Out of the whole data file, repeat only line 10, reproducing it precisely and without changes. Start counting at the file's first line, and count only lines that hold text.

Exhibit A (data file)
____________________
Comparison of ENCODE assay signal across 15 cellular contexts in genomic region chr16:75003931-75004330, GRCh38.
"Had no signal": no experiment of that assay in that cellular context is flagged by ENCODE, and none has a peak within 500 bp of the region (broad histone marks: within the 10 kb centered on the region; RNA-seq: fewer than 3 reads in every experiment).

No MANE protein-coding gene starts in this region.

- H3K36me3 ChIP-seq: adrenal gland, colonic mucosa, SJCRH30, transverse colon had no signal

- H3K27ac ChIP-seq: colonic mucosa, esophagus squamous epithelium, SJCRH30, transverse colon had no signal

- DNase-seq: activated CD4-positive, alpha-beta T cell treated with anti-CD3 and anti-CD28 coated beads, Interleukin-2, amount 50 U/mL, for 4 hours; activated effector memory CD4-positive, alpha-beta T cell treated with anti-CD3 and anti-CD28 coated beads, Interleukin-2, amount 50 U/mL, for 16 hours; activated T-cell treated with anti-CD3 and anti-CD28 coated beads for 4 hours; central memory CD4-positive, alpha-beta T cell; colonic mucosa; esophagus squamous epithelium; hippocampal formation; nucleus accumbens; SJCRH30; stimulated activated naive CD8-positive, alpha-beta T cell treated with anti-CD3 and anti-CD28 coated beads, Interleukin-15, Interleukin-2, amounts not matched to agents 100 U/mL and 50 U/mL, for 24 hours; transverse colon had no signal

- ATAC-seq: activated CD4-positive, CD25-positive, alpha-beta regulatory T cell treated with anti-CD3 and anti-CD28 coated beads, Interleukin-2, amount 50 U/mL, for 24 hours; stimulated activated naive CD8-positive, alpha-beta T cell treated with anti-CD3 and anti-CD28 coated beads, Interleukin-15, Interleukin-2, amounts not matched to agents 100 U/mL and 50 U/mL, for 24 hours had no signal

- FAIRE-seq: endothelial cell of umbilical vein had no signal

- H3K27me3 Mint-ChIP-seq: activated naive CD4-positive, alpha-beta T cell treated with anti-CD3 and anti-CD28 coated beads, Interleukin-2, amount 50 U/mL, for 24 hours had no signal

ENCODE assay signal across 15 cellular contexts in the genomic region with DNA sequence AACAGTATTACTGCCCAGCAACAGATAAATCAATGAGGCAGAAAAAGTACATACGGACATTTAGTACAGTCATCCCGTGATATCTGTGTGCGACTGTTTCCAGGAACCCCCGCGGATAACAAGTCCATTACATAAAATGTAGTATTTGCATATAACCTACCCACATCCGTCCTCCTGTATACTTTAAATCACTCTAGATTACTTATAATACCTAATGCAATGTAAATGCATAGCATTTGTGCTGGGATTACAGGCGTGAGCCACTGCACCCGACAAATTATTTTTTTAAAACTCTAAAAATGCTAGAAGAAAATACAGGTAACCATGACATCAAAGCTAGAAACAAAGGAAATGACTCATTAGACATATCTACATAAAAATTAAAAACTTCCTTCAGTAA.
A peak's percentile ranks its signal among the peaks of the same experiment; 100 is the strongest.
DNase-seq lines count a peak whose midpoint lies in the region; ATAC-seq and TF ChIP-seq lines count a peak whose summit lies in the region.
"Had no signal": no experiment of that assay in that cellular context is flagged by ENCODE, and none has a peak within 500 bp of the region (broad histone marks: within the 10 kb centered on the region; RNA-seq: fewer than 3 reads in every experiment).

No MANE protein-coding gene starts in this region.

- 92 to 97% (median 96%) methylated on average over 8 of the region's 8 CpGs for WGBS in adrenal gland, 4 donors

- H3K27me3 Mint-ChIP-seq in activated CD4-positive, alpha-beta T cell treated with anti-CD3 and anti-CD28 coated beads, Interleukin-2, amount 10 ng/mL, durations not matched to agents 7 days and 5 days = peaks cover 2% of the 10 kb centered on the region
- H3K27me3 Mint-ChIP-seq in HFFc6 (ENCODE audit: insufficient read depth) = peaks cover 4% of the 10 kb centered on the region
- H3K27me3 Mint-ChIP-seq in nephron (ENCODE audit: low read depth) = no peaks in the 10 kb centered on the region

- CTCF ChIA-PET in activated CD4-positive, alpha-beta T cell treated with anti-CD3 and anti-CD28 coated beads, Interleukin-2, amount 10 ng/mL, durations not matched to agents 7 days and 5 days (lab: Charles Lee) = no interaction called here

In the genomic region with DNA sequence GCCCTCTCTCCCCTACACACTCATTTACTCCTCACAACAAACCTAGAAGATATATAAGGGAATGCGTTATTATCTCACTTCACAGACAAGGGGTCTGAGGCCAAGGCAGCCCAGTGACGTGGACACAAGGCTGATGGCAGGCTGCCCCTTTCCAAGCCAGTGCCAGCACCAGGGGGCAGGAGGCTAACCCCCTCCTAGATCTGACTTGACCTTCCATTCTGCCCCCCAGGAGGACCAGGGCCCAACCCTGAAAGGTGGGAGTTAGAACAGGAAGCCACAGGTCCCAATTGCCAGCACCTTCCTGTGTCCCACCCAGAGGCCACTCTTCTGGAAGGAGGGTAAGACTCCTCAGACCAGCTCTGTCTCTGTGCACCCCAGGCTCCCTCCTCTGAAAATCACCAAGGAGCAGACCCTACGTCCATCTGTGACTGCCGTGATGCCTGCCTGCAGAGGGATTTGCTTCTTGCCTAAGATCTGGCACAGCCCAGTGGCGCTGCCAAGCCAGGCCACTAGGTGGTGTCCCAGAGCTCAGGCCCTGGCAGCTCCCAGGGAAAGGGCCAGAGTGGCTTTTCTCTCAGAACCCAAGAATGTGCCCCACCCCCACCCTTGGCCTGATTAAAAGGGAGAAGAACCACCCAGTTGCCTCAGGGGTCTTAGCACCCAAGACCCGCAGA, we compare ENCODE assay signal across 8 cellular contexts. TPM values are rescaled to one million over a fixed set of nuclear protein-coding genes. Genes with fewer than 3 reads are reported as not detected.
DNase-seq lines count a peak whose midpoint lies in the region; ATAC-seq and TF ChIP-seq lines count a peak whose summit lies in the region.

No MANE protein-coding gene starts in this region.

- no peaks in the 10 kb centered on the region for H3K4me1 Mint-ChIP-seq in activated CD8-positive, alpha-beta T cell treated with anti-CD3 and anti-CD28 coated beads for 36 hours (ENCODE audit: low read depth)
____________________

ENCODE assay signal across 15 cellular contexts in the genomic region with DNA sequence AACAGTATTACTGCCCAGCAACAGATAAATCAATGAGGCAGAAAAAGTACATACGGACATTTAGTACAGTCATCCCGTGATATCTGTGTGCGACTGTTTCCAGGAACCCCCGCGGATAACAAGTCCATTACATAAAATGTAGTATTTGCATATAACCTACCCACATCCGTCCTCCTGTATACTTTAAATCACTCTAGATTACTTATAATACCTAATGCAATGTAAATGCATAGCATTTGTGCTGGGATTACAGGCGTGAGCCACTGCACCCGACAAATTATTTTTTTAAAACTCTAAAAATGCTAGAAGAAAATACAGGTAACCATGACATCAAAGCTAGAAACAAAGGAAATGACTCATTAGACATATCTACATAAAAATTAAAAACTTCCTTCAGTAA.